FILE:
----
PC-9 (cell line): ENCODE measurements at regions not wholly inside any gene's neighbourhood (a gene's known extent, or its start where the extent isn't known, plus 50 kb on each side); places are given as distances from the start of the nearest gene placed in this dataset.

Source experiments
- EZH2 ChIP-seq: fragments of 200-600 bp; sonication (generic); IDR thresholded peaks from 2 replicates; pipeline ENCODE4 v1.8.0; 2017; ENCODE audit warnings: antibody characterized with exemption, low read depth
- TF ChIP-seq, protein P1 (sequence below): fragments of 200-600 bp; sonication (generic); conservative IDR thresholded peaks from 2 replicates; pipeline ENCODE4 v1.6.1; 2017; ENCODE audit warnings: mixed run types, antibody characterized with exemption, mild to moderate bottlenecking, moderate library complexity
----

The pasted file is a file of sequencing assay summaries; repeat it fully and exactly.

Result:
PC-9 (cell line): ENCODE measurements at regions not wholly inside any gene's neighbourhood (a gene's known extent, or its start where the extent isn't known, plus 50 kb on each side); places are given as distances from the start of the nearest gene placed in this dataset.

Source experiments
- EZH2 ChIP-seq: fragments of 200-600 bp; sonication (generic); IDR thresholded peaks from 2 replicates; pipeline ENCODE4 v1.8.0; 2017; ENCODE audit warnings: antibody characterized with exemption, low read depth
- TF ChIP-seq, protein P1 (sequence below): fragments of 200-600 bp; sonication (generic); conservative IDR thresholded peaks from 2 replicates; pipeline ENCODE4 v1.6.1; 2017; ENCODE audit warnings: mixed run types, antibody characterized with exemption, mild to moderate bottlenecking, moderate library complexity